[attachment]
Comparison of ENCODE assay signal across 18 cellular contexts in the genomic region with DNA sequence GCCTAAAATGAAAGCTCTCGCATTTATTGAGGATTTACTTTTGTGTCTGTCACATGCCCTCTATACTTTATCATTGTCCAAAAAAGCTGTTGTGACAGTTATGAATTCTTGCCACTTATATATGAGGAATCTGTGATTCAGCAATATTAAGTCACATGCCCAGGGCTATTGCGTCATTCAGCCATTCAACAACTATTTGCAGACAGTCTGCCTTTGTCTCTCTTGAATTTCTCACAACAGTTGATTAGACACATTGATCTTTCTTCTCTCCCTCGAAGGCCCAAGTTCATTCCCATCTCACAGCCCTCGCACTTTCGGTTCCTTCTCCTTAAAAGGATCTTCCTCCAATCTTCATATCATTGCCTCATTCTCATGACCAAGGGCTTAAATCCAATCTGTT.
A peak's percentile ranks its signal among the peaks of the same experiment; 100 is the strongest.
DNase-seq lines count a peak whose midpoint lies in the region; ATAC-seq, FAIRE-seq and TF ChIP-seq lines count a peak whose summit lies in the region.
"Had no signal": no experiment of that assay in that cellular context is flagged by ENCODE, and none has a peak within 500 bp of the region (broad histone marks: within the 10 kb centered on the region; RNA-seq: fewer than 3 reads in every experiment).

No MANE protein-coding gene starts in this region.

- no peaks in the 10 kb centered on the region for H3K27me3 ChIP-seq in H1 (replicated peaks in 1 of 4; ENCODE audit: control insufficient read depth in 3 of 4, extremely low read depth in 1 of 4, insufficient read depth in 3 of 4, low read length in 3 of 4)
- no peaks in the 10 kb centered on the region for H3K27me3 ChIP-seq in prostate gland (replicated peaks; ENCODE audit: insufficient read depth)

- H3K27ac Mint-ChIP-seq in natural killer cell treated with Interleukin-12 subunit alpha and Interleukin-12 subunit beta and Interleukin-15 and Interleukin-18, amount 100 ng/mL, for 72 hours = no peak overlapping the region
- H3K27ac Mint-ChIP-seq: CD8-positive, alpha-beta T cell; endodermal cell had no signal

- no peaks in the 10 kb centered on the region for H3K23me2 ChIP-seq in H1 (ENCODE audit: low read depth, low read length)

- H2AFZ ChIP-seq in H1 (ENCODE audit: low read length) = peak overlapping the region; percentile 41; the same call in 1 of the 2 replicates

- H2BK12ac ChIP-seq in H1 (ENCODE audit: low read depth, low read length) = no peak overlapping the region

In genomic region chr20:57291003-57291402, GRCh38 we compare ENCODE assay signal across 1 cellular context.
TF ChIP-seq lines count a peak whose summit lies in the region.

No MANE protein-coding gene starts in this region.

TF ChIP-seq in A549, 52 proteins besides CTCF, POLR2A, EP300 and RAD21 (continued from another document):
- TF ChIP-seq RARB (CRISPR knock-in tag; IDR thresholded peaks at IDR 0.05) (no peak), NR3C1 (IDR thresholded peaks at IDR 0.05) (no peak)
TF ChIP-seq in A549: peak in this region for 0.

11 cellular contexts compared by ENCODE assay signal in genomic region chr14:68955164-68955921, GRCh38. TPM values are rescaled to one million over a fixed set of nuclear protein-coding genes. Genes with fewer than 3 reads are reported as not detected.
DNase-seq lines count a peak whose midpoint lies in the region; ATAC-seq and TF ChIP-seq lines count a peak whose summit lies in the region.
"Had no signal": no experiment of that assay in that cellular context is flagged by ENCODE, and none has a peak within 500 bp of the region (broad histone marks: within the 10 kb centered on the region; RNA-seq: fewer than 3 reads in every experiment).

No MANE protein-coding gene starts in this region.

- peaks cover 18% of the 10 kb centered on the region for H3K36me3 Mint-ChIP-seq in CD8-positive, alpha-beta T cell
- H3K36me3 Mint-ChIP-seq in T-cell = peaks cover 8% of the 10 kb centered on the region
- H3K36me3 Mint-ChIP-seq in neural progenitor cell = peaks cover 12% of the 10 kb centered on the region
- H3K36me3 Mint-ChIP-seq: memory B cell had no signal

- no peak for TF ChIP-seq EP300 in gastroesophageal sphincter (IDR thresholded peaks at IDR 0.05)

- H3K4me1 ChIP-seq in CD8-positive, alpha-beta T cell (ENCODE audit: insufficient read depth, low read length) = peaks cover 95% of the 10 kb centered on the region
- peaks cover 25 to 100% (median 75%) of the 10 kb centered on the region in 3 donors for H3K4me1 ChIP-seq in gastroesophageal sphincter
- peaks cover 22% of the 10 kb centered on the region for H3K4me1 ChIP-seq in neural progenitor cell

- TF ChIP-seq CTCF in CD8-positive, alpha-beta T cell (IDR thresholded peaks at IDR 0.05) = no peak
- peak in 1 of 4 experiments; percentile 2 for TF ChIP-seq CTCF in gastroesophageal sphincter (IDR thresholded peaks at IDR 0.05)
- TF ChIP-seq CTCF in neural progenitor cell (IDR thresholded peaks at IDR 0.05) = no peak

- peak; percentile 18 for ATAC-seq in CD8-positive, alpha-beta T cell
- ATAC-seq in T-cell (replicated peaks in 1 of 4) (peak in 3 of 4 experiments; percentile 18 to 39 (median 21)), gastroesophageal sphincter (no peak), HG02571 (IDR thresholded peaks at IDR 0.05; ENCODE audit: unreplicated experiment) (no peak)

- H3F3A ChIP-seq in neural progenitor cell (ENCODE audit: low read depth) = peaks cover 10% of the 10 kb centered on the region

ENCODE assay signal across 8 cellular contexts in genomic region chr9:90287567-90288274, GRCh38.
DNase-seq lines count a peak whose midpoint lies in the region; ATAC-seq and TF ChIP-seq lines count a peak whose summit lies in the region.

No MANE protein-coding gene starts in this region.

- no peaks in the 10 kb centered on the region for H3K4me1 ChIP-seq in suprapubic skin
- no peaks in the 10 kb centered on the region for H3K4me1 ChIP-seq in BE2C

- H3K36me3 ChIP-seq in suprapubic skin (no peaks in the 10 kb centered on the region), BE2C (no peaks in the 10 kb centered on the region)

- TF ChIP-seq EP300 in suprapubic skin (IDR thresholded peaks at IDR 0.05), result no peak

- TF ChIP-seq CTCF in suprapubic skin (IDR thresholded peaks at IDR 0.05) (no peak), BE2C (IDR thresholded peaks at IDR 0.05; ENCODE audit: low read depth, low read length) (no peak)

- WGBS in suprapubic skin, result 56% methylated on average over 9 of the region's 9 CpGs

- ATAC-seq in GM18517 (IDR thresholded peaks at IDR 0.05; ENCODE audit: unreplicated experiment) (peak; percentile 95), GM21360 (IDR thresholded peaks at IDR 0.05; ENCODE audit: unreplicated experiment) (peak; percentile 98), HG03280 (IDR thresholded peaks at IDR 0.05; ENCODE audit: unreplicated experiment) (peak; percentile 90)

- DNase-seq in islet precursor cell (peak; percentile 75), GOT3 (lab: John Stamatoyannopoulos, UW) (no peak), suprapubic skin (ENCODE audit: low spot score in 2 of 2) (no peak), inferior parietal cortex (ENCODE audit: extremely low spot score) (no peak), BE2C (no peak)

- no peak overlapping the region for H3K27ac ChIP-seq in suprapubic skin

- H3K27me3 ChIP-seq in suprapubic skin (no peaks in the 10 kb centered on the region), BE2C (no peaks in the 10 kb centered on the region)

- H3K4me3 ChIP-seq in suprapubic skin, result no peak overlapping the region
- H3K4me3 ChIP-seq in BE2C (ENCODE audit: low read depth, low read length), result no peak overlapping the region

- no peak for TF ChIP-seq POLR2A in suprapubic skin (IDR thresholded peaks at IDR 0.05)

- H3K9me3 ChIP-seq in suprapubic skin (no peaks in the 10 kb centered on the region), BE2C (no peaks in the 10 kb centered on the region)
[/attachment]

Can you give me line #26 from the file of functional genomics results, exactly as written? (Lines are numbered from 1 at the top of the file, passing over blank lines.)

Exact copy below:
- H3K36me3 Mint-ChIP-seq: memory B cell had no signal